Cyber Command, NSA tout election security group ahead of midterms
U.S. Cyber Command and National Security Agency officials on Thursday said their joint election security task force is already engaged in keeping the upcoming midterm elections free from foreign interference by adversaries including Iran, China and Russia.
In an article published Thursday, leaders of the Election Security Group (ESG) trumpeted their efforts 75 days ahead of Election Day — though they did not provide specific examples of the group’s work.
The Record reported in May that the two organizations had started the task force — originally established in 2018 by Cyber Command and NSA chief Gen. Paul Nakasone to combat Russian hacking — back up again and named new co-leaders for the group, whose work has rarely been shared with the public, no matter the incarnation.
In recent weeks top national security leaders, including Nakasone, have said they are on alert for foreign interference threats to the 2022 midterms.
With 75 days before the mid-term elections, @US_CYBERCOM and NSA are hard at work to defend U.S. electoral systems from foreign interference and influence. Read more about the unique role our Election Security Group plays: https://t.co/EidU4Nrb1i— NSA/CSS (@NSAGov) August 25, 2022
“I'm thinking about new and unique ways that an adversary might try to disrupt or try to influence our elections,” Nakasone said last month during a cybersecurity conference at Fordham University in New York.
At the time he said Cyber Command personnel had hunted on over 50 foreign networks across 16 countries since 2018 as part of an effort to defend against foreign interference efforts against the U.S. electoral process or other national security interests.
"In the complex cyberspace domain we operate in, we have to consider both the adversary threat landscape — and the scale of technological advancements," Brig. Gen. Victor Macias, the deputy chief of the Cyber National Mission Force (CNMF) and ESG co-lead said in the article. "These adversaries use discrete cyber operations to achieve their strategic objectives, and operate below the threshold of armed conflict. It's our job to disrupt them."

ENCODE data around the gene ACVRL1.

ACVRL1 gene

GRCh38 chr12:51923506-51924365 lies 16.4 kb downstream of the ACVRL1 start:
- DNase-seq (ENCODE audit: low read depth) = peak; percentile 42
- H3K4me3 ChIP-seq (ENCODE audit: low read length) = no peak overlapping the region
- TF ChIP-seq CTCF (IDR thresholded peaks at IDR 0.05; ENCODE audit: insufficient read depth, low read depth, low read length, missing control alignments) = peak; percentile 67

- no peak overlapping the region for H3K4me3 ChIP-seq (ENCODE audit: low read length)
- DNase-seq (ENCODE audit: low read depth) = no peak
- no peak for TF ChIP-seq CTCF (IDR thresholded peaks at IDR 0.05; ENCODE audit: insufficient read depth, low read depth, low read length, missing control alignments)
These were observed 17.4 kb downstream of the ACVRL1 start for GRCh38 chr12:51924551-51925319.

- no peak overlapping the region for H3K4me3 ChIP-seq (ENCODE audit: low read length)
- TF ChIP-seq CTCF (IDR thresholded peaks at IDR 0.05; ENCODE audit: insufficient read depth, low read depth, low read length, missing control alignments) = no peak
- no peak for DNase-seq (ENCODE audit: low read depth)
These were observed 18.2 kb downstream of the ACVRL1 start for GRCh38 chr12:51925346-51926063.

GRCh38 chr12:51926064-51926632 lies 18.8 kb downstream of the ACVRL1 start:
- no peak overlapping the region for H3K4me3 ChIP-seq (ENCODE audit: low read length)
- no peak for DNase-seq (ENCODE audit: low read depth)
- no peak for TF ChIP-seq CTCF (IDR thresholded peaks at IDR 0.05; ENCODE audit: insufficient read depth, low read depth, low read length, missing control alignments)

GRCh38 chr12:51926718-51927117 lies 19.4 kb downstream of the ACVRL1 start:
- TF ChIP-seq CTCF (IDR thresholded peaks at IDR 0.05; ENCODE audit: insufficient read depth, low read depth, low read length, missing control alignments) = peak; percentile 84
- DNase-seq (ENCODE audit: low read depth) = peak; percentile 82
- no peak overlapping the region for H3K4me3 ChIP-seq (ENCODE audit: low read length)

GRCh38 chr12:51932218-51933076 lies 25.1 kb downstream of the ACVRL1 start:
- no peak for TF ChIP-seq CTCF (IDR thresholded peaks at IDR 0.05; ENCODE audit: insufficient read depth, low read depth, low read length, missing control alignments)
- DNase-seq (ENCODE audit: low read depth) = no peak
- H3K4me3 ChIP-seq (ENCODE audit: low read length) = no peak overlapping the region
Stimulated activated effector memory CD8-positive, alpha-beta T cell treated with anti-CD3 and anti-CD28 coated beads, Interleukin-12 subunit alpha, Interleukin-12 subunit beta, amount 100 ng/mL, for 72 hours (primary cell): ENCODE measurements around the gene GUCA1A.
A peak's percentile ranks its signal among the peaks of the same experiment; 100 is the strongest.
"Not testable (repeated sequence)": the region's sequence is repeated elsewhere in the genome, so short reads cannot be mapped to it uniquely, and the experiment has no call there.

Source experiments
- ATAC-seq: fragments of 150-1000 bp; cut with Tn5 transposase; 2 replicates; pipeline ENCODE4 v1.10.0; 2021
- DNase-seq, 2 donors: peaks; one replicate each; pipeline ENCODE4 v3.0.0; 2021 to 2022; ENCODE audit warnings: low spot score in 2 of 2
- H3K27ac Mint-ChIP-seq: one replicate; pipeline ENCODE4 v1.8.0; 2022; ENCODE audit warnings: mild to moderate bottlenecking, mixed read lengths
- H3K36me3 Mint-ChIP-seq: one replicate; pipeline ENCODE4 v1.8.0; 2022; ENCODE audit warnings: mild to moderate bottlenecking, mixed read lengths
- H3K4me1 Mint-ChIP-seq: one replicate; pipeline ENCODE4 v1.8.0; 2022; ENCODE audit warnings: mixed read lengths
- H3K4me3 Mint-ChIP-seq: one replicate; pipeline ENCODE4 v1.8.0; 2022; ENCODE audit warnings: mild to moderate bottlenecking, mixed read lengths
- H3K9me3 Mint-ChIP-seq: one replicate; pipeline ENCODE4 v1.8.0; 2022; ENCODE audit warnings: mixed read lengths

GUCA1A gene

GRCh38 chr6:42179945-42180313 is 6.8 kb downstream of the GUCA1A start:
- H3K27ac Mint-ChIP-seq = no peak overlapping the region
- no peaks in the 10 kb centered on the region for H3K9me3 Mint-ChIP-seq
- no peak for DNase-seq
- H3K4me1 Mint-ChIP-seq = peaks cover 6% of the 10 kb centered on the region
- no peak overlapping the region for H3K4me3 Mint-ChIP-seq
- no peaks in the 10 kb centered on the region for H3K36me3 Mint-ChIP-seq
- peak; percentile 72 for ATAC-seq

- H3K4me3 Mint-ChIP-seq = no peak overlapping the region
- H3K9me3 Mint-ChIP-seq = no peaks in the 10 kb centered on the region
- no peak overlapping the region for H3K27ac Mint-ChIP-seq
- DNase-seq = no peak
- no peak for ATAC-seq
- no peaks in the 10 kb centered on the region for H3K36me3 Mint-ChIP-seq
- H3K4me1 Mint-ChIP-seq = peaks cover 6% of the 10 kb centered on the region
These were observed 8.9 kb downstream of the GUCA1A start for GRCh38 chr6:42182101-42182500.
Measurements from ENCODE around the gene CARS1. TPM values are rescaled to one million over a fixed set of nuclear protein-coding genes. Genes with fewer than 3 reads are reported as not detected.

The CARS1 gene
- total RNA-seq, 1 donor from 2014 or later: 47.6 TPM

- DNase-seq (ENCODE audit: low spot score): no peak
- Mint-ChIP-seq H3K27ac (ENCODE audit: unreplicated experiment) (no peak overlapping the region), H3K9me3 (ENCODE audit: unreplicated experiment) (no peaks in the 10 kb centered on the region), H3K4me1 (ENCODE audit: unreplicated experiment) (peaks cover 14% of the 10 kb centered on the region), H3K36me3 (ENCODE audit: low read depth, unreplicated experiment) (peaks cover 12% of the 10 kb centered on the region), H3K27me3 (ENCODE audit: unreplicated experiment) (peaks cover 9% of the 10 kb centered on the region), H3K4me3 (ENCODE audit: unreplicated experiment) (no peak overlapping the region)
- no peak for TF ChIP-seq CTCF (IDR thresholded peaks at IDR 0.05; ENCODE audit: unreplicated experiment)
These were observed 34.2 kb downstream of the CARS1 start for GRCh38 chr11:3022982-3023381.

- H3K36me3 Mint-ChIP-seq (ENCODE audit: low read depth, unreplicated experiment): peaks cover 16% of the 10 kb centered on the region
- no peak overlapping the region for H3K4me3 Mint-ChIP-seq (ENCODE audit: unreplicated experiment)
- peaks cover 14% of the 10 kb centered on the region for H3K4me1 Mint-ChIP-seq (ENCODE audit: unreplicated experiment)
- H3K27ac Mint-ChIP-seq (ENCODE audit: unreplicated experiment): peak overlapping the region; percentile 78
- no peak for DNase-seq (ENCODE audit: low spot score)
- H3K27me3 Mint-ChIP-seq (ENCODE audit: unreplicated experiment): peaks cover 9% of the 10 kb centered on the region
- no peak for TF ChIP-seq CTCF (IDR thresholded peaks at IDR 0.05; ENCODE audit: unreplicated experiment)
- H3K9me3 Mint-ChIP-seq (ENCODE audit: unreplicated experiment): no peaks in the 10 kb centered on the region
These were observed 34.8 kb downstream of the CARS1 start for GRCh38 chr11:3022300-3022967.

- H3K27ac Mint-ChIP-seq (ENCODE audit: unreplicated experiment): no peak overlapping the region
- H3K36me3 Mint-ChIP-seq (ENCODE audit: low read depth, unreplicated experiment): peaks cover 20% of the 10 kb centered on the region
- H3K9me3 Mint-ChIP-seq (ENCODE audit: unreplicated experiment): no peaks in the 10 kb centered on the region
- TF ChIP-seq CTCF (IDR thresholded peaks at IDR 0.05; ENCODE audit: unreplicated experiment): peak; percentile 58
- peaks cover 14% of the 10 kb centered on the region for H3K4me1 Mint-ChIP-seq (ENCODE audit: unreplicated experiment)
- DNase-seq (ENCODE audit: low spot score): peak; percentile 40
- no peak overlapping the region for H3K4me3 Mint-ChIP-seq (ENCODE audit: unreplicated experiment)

While today’s announcement does not offer concrete examples of safeguards the group has enacted, the task force likely has gleaned insights from several “hunt forward” missions Cyber Command has disclosed in recent months — including month-long deployments to Ukraine, Lithuania as well as Croatia — as Russia carries out its unprovoked invasion against Ukraine.
Any insights from those missions could then be shared with other federal agencies tasked with combating foreign interference operations, such as the Homeland Security Department and the FBI, along with members of the private sector and U.S. allies.
"We are building on previous successes, while also maximizing our strong relationships and synchronizing often, enabling the U.S. to respond rapidly to election threats,” Anna Horrigan, NSA's senior executive and ESG co-led, said in the article.
"We can't just watch our adversaries, we have to do something about it, whether sharing timely information, or taking action against that actor,” she added.
Martin Matishak is the senior cybersecurity reporter for The Record. Prior to joining Recorded Future News in 2021, he spent more than five years at Politico, where he covered digital and national security developments across Capitol Hill, the Pentagon and the U.S. intelligence community. He previously was a reporter at The Hill, National Journal Group and Inside Washington Publishers.